Marcia Pinkstaff said she couldnt believe it when her dog was hit by a minivan last week and the drivers insurance company told her theyd pay for one or two trips to the vet and would then total out her dog.
I dont see how you could total out a family pet, she said.
Pinkstaff was walking west in the crosswalk at Canterberry Parkway and East Idyllwilde Drive, in Parker, when an eastbound minivan made a left turn striking Sasha, a 9-year-old Lab mix.
She didnt see us and she hit Sasha very, very hard, Pinkstaff said. Sasha has tears in her lungs, a tear in her diaphragm and liver damage.
Farmers Insurance sent Pinkstaff a letter stating it would reimburse her for the initial trip to the vet and would consider paying for a follow up exam, but nothing more.
I was horrified, Pinkstaff told 7NEWS. They said they were totaling out my dog. It broke my heart because she is like a child to me.
Id never heard of anybody totaling out a dog before, she added. I think its horrible.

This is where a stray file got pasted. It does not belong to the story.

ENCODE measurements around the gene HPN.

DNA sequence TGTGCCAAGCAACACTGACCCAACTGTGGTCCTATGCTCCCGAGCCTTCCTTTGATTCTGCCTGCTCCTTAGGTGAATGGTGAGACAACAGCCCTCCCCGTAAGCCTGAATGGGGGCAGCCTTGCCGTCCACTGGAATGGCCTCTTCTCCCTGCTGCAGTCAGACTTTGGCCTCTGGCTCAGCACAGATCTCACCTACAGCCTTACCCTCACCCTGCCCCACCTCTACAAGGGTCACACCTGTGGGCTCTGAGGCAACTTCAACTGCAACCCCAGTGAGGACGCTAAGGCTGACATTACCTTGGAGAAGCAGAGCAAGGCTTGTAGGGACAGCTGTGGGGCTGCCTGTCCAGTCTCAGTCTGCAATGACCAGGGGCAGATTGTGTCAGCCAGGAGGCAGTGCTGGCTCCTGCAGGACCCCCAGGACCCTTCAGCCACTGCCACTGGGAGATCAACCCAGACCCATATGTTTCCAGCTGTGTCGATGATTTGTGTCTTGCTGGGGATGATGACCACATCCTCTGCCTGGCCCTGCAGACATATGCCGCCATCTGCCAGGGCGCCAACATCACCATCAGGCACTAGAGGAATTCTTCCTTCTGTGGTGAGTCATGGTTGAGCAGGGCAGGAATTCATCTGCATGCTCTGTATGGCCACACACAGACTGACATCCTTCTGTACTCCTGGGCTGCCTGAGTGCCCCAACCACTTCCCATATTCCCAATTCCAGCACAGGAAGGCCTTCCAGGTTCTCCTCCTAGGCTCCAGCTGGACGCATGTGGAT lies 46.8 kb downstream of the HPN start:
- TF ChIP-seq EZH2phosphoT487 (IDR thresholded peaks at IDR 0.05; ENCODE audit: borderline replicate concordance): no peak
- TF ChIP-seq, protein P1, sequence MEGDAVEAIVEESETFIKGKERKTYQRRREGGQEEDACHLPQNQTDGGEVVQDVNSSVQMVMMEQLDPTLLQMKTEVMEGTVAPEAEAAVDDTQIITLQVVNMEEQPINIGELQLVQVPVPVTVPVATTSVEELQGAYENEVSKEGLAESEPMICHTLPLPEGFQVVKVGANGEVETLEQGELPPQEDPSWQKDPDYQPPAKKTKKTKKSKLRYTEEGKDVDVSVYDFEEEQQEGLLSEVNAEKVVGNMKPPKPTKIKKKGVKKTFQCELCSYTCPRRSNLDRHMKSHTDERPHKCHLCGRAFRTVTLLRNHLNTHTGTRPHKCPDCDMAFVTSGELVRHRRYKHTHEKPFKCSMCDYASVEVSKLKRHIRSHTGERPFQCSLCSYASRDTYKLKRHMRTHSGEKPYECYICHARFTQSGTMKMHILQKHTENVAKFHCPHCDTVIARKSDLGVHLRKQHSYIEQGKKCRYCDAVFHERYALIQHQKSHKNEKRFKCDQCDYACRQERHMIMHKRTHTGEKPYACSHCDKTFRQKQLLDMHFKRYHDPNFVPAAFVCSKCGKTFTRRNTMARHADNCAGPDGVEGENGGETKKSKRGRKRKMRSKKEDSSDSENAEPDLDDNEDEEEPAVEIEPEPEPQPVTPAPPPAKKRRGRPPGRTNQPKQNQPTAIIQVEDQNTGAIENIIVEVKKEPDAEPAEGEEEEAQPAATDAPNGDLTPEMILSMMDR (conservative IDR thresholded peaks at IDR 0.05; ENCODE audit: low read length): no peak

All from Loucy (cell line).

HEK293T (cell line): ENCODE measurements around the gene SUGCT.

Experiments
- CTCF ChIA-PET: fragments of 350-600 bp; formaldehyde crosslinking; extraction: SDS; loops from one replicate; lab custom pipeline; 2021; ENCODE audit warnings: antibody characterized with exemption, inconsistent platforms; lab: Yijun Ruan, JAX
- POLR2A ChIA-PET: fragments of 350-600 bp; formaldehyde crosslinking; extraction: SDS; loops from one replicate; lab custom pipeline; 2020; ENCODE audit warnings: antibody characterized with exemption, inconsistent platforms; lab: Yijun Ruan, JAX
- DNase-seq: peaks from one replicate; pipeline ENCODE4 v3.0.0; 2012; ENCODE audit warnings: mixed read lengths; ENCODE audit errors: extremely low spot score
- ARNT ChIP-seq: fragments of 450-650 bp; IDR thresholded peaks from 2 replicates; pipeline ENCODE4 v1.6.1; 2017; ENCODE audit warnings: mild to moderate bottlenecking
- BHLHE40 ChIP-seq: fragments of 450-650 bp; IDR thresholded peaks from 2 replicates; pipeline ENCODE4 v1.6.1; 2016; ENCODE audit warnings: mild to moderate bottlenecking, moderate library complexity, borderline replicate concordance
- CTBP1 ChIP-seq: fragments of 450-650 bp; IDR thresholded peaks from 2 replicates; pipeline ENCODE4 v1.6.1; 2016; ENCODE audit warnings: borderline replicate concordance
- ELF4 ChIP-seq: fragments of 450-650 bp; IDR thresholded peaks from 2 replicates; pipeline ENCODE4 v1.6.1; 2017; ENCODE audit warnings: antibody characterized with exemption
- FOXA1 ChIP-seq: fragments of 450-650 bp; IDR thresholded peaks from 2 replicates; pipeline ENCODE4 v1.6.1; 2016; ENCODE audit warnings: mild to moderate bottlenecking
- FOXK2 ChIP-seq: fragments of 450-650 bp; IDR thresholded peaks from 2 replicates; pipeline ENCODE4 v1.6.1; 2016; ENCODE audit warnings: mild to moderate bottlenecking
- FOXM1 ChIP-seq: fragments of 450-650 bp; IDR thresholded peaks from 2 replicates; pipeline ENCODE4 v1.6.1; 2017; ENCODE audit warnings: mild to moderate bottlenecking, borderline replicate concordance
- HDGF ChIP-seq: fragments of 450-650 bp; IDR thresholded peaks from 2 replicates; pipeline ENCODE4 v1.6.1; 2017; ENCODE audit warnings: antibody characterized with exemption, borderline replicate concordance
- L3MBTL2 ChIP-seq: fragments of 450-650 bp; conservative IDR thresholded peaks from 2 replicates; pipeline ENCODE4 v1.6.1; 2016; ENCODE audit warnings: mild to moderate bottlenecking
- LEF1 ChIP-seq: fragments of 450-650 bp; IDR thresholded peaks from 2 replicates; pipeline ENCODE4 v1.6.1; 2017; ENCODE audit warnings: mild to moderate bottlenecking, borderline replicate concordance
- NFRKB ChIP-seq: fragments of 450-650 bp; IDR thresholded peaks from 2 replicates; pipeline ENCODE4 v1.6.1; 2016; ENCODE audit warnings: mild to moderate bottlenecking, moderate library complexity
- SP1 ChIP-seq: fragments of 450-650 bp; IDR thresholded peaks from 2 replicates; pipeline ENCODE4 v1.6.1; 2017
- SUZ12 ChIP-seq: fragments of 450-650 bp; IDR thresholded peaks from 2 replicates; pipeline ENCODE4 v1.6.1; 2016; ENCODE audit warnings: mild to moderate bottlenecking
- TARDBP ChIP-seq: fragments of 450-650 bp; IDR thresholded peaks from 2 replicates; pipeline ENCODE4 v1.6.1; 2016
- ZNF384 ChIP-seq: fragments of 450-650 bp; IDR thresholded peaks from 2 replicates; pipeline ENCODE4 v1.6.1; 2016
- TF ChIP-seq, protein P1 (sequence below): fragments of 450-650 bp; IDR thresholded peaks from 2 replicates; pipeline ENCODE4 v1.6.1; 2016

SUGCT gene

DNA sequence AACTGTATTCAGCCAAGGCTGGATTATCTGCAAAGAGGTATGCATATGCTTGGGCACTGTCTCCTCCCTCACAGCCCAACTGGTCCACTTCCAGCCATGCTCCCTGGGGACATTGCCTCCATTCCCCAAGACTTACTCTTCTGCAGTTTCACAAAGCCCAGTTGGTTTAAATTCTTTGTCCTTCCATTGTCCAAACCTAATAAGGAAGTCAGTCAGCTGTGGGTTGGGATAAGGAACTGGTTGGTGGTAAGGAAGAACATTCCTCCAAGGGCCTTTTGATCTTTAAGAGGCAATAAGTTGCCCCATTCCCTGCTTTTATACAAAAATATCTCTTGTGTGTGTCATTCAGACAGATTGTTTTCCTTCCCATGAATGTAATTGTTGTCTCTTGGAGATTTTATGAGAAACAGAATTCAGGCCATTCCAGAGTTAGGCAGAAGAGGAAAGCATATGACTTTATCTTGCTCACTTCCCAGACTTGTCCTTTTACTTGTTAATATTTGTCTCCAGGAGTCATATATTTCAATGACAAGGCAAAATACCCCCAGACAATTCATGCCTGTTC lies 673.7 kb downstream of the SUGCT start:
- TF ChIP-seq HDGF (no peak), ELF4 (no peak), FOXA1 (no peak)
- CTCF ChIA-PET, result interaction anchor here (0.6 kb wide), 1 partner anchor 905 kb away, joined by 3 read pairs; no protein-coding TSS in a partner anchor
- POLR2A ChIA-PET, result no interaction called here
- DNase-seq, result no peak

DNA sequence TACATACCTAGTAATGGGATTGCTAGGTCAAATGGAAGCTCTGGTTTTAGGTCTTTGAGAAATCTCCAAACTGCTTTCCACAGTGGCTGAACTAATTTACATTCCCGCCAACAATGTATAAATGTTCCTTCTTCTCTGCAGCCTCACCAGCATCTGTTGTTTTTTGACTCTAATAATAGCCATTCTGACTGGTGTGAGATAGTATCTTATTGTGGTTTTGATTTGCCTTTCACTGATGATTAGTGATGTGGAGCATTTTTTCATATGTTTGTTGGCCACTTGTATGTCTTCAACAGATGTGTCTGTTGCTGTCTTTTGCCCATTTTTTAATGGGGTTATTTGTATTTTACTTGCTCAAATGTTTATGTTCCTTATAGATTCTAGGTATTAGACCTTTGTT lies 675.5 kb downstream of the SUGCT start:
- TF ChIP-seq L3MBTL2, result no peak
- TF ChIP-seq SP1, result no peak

An insurance industry source told 7NEWS that dogs are not covered the same way humans are.
If a human is injured, they can be reimbursed for pain and suffering, lost wages and medical care, the source said.
A dog is considered property and is covered by the property damage part of a policy, the source added.
In Pinkstaffs case, the adjuster told her they were limiting how much theyd pay for property damage.
A spokesman for Farmers said the phrase totaling out is industry jargon and refers to the property damage part of a policy.
Im very sorry about the circumstances, said Farmers Vice President of Media, Jerry Davies. I have a dog, too.
He said, We have issued reimbursement of payment for the initial expenses and will continue to work with her on payment of those bills.
Pinkstaff said shes grateful that she wasnt hit and is grateful that Sasha survived.
She told 7NEWS that Sasha has another appointment with the vet on Aug. 16.
She has to have more blood tests and more x-rays, Pinkstaff said. The vet will determine whether her injuries are healing or if she needs surgery.
Pinkstaff said some of her friends have delayed paying their mortgage to help her with her vet bills.
I would like to see the drivers insurance company take care of the bills, she said. And if the insurance wont, I would like the driver to take care of it.
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